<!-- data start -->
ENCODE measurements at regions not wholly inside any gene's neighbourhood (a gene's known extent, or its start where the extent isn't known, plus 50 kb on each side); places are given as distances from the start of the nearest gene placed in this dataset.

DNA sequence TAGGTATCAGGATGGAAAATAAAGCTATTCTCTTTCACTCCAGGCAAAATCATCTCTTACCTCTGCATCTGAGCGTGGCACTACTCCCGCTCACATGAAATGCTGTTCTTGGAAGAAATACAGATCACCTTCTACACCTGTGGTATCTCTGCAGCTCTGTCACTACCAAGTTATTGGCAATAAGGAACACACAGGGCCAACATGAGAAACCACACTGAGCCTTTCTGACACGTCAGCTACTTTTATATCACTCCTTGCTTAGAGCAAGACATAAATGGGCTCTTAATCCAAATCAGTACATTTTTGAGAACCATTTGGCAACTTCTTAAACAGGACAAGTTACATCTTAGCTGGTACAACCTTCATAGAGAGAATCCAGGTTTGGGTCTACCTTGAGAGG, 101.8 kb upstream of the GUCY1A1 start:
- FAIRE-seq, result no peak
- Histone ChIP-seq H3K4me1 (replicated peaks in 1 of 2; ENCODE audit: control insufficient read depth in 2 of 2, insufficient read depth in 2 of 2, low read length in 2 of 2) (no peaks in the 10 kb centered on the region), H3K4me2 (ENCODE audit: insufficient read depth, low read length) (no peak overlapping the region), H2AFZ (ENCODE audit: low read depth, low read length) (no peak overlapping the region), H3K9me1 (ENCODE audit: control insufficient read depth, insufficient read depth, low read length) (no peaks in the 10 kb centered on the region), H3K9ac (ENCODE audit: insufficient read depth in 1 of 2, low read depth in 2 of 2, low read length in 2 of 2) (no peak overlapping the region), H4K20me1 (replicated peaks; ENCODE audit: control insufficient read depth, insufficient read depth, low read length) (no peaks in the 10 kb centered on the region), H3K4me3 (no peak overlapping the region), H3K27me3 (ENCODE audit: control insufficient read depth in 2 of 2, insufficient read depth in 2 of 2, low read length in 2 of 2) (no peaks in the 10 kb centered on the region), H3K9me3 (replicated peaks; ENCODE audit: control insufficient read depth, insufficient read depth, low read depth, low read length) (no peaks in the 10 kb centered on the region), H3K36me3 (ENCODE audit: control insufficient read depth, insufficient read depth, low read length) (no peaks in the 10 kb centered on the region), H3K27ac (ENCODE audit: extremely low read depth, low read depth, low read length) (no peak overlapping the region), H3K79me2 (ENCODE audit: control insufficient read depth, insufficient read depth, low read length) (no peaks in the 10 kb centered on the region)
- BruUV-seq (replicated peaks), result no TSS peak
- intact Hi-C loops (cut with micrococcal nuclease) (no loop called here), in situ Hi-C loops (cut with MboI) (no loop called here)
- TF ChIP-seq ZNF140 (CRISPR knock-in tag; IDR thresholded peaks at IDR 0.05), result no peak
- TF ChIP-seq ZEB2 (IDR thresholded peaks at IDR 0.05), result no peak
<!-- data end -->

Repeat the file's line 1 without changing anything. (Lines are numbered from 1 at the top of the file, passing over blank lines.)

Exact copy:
ENCODE measurements at regions not wholly inside any gene's neighbourhood (a gene's known extent, or its start where the extent isn't known, plus 50 kb on each side); places are given as distances from the start of the nearest gene placed in this dataset.